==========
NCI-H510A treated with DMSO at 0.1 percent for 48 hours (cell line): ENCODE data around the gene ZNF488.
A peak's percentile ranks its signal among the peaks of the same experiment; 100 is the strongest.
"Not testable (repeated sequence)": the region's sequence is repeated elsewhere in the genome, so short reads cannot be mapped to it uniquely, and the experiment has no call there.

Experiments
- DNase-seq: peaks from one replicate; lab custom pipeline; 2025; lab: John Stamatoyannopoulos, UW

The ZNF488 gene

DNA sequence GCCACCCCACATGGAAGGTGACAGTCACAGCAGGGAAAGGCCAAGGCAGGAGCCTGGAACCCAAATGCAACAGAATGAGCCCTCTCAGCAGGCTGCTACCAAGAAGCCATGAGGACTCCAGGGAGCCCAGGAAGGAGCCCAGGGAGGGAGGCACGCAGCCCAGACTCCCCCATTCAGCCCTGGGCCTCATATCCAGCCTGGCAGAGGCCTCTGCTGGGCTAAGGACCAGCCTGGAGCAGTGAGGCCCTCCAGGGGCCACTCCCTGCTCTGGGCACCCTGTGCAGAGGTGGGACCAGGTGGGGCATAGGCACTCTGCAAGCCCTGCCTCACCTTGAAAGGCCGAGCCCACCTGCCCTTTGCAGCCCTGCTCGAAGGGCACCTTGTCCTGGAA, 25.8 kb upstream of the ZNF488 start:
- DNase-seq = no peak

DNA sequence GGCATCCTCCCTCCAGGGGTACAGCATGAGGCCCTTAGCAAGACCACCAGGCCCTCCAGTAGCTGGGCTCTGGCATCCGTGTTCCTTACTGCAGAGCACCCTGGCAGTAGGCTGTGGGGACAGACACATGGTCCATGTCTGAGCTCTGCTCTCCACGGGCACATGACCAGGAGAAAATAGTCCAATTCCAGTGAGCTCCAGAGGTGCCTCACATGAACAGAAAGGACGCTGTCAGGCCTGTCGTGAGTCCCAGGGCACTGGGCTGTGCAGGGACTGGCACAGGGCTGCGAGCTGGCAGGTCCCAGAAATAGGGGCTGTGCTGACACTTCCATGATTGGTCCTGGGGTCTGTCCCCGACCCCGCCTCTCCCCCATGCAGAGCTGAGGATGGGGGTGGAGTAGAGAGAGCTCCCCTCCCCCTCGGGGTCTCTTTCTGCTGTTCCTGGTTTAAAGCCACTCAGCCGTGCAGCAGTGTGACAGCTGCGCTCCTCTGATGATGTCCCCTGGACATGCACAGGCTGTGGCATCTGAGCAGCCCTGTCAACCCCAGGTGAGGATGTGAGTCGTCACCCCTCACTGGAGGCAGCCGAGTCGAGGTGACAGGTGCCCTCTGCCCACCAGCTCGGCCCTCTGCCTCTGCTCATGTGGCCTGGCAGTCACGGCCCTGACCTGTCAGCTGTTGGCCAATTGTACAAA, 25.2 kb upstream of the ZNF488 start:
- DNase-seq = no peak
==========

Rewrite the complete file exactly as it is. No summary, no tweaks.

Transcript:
NCI-H510A treated with DMSO at 0.1 percent for 48 hours (cell line): ENCODE data around the gene ZNF488.
A peak's percentile ranks its signal among the peaks of the same experiment; 100 is the strongest.
"Not testable (repeated sequence)": the region's sequence is repeated elsewhere in the genome, so short reads cannot be mapped to it uniquely, and the experiment has no call there.

Experiments
- DNase-seq: peaks from one replicate; lab custom pipeline; 2025; lab: John Stamatoyannopoulos, UW

The ZNF488 gene

DNA sequence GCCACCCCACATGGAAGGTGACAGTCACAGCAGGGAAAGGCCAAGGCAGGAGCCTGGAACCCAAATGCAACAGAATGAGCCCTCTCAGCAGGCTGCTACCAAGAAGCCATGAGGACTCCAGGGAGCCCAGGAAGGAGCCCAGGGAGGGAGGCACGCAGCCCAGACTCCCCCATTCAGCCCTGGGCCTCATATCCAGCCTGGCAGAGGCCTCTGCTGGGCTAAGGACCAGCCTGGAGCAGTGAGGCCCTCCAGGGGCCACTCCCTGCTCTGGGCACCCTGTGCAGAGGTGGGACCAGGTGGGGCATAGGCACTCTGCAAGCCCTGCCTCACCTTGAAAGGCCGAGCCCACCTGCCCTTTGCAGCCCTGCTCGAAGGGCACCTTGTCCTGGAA, 25.8 kb upstream of the ZNF488 start:
- DNase-seq = no peak

DNA sequence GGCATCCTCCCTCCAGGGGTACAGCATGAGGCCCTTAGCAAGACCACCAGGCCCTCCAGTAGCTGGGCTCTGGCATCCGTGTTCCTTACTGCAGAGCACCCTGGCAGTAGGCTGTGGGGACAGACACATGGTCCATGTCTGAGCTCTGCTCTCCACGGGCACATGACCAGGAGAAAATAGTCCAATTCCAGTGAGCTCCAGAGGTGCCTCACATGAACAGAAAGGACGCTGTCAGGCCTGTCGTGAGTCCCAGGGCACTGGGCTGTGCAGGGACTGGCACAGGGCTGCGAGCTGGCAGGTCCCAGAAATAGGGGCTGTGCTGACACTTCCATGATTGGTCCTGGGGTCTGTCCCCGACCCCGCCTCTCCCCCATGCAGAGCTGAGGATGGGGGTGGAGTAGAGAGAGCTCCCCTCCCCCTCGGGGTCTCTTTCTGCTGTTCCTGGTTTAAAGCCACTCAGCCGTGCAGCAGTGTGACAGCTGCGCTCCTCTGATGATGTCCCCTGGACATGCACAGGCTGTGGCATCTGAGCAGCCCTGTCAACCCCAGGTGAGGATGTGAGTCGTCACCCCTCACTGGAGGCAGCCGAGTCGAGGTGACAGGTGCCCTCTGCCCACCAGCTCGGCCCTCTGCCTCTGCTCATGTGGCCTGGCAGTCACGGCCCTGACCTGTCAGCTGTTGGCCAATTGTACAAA, 25.2 kb upstream of the ZNF488 start:
- DNase-seq = no peak